The U.S. renewable energy industry continues to grow despite federal legislation uncertainties and implementation of new import tariffs.
Renewable energy sources accounted for approximately 17% of total electricity generation in 2018. These sources included hydropower (7%), wind (6.6%), biomass (1.5%), solar (1.6%) and geothermal (0.4%). The global market is expected to realize around 5% compound annual growth rate to a size of $2B by 2025.
Industry drivers in 2018 included improvements in battery storage capabilities, lowered cost of wind and solar generation and the continued improvement in utility operators’ ability to integrate renewable energy into the grid. Another strong driver is market demand for alternative power by both corporations and consumers.
A key driver, or possibly obstacle, for growth in 2019 and beyond is government policy. In the solar arena, tax credits are phasing down from 30% to 26% in 2020, which may affect corporate and residential demand. The outlook for growth is positive for renewable energy providers as consumers and builders focus on launching projects this year. A potential obstacle to solar generation market growth is the 30% import tariffs on solar cells, steel, aluminum and inverters. This may have the biggest impact on utility-scale (one megawatt or more of generating capacity) projects which may be abandoned at the planning stage, cancelled or deferred.
State and local government policies are expected to continue to promote growth in renewable energy projects and may offset obstacles posed by federal policy. For twenty years, around 50% of the development of wind and solar generation was driven by state mandate, in particular renewable portfolio standards (RPS) that specify a percentage of the state’s electricity that is to come from renewable sources. Around half the states with RPS objectives are set to achieve them by 2021, and several states either have increased their RPS targets or are considering an increase. Hawaii and California have launched programs to reach 100% renewable-source electricity by 2045 and others are considering this goal as well. This continued attention on renewable energy at the state level is a contributor to industry growth. Municipalities are also influencing the industry. By the end of 2018, over 200 communities across the country had established objectives for achieving 100% renewable-sourced electric supply by 2035.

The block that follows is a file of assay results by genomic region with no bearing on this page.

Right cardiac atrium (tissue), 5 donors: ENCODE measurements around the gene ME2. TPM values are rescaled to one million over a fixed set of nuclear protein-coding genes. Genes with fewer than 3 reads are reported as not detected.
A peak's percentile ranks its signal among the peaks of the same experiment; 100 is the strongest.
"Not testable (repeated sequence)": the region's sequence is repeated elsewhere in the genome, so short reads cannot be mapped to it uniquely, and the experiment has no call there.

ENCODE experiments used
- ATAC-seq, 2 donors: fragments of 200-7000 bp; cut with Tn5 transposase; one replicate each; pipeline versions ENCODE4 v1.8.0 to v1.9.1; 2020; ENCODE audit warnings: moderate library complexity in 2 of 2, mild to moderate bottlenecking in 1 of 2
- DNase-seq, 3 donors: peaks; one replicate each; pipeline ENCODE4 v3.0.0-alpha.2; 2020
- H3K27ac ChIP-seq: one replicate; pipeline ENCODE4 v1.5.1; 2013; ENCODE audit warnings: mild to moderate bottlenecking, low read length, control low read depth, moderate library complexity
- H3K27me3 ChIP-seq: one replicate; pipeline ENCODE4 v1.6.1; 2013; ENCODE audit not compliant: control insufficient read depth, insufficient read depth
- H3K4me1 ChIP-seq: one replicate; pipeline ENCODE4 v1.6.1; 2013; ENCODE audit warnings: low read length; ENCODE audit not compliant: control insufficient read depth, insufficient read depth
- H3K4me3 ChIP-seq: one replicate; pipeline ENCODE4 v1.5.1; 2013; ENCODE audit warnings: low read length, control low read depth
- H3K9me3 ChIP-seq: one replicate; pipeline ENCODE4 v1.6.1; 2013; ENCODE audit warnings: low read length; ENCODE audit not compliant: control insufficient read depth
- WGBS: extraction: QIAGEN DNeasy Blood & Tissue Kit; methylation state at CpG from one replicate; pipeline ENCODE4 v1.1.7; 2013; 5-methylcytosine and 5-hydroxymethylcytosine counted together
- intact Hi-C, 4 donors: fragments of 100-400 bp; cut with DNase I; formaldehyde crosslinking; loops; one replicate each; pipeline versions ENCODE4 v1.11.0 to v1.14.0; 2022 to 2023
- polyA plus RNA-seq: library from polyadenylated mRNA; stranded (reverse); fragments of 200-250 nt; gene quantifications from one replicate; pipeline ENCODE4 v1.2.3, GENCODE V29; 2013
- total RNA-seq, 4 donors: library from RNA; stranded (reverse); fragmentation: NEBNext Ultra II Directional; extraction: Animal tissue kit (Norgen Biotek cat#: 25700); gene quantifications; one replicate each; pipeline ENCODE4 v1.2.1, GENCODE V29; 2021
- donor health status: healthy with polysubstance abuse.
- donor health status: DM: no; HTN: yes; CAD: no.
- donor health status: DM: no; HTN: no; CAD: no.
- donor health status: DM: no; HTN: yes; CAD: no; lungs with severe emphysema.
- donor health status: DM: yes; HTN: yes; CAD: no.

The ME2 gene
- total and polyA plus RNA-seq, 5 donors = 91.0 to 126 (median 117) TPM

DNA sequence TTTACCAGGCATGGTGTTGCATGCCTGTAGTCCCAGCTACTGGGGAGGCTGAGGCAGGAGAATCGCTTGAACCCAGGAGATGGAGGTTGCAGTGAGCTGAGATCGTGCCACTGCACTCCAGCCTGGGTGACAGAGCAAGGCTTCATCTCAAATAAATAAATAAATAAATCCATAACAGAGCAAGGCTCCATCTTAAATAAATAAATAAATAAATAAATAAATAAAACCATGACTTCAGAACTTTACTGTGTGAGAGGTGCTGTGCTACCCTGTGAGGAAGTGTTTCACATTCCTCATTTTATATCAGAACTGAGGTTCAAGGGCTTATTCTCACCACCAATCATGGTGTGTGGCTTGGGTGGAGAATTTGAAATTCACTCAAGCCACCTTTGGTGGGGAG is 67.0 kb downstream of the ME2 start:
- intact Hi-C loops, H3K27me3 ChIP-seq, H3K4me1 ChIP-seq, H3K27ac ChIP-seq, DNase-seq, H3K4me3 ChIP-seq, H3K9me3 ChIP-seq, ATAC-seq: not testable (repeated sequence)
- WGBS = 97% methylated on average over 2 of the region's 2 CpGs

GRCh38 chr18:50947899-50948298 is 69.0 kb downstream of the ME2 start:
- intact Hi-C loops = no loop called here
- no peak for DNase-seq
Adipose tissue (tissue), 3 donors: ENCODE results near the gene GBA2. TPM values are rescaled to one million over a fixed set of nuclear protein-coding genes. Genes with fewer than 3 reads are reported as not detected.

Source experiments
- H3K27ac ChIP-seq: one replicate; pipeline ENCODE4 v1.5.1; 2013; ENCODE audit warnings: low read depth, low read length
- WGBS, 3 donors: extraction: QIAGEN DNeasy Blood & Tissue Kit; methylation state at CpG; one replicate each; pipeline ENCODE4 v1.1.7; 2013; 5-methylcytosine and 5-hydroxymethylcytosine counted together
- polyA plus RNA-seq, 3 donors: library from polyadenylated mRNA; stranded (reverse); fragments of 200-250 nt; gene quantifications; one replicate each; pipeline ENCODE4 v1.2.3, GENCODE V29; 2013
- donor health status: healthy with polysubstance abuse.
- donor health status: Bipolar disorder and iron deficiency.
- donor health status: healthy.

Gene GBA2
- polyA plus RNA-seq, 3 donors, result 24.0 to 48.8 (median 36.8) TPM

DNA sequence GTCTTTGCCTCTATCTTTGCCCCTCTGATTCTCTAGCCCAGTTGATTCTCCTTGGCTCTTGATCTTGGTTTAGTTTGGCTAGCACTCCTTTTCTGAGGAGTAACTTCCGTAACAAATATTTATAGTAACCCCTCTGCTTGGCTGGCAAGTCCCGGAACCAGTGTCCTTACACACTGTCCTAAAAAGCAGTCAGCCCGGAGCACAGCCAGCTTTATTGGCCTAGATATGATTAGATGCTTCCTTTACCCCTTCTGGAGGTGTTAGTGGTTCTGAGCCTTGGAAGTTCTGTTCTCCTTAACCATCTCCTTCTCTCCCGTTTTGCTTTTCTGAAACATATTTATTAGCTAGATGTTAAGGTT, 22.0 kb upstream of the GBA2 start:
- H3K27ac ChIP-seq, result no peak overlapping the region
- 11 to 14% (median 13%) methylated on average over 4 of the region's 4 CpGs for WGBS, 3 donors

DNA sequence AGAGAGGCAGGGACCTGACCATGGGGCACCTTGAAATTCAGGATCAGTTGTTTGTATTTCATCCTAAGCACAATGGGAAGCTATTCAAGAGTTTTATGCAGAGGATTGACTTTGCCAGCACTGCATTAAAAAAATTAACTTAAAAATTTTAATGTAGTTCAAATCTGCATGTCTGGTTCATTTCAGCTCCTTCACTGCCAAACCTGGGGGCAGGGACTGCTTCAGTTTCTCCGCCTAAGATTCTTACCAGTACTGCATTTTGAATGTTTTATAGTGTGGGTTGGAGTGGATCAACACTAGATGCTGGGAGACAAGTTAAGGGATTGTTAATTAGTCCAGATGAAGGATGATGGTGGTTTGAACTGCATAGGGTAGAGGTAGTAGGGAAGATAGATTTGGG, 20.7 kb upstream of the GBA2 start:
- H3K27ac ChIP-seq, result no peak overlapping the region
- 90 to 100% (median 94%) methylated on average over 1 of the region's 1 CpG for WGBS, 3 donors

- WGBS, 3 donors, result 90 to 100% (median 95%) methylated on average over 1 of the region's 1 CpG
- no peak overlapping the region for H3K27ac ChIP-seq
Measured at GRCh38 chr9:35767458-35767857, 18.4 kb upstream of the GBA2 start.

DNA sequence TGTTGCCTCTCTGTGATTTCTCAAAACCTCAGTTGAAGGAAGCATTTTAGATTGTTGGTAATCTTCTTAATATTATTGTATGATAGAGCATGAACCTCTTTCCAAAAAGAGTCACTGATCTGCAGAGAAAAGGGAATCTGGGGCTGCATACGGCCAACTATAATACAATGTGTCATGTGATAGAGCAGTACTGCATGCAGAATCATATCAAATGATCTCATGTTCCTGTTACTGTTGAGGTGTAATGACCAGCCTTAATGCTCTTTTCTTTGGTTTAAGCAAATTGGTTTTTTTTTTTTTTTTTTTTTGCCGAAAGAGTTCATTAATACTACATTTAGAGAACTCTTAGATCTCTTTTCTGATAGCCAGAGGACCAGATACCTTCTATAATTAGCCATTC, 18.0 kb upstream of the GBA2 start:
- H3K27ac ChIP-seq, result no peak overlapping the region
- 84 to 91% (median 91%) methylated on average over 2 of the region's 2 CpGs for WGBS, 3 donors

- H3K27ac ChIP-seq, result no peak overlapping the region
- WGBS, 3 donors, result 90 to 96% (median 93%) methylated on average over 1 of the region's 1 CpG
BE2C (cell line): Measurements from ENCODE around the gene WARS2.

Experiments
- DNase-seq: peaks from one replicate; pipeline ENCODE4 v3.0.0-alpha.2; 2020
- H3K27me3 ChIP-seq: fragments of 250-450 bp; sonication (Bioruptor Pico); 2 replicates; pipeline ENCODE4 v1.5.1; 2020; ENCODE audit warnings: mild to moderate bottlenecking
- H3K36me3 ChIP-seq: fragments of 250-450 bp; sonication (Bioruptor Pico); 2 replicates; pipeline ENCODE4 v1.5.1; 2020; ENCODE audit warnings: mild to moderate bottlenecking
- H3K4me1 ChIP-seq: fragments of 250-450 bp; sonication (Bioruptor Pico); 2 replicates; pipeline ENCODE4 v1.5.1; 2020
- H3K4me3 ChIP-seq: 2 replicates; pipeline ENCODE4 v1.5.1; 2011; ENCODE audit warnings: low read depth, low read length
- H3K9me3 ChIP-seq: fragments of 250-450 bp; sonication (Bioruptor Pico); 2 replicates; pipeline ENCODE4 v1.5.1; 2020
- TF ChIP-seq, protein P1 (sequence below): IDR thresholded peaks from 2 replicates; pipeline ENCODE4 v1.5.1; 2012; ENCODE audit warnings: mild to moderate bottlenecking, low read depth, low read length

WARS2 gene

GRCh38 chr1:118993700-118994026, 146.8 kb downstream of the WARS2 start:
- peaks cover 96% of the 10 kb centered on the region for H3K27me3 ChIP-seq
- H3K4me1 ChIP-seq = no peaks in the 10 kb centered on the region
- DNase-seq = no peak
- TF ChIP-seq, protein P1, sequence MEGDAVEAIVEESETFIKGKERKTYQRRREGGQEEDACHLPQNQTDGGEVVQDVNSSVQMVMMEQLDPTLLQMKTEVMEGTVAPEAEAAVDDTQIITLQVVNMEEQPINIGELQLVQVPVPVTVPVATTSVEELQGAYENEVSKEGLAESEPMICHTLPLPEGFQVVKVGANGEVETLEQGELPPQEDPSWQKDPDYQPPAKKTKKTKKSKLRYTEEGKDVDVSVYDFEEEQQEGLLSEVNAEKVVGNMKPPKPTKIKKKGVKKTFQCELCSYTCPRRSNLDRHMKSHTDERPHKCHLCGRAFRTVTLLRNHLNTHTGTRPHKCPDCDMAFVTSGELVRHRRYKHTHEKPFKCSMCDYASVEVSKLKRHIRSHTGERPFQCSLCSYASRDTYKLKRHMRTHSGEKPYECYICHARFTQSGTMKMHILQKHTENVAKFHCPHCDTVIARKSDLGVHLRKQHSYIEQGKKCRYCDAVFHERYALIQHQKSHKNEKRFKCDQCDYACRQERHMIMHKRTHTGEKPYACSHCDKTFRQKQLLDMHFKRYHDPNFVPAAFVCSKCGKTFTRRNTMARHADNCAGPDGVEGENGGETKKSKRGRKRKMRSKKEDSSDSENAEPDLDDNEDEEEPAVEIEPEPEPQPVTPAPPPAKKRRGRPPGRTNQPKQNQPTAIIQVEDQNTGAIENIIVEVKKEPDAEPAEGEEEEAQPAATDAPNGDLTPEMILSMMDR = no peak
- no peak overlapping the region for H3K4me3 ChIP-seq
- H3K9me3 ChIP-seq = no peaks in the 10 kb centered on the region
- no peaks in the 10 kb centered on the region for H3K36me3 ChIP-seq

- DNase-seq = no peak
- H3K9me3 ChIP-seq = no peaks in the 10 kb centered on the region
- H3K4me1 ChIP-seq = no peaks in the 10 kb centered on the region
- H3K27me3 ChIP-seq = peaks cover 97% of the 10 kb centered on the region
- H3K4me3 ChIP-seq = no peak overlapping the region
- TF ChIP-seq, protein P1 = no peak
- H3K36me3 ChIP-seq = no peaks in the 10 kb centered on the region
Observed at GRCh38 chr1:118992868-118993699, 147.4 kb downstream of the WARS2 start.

Wind-driven generation is being supported by favorable state and federal policies. Several states along the Eastern Seaboard have established goals pertaining to wind generation facilities and are working to support development of offshore wind farms. The U.S. Department of the Interior Bureau of Ocean Energy Management announced three significant activities in the second quarter of 2018:
These announcements, coupled with positive state and federal policies pertaining to wind-driven generation, are favorable indicators of growth in this part of the renewable energy sector.
Battery storage has historically been a stumbling block in the progress of the renewable energy industry, primarily due to prohibitive costs. This is changing as falling prices coupled with benefits being realized through technologies like blockchain and artificial intelligence are quickly making battery storage economically viable. Providers that are bundling generation and storage into single solutions are becoming competitive with traditional offerings among providers.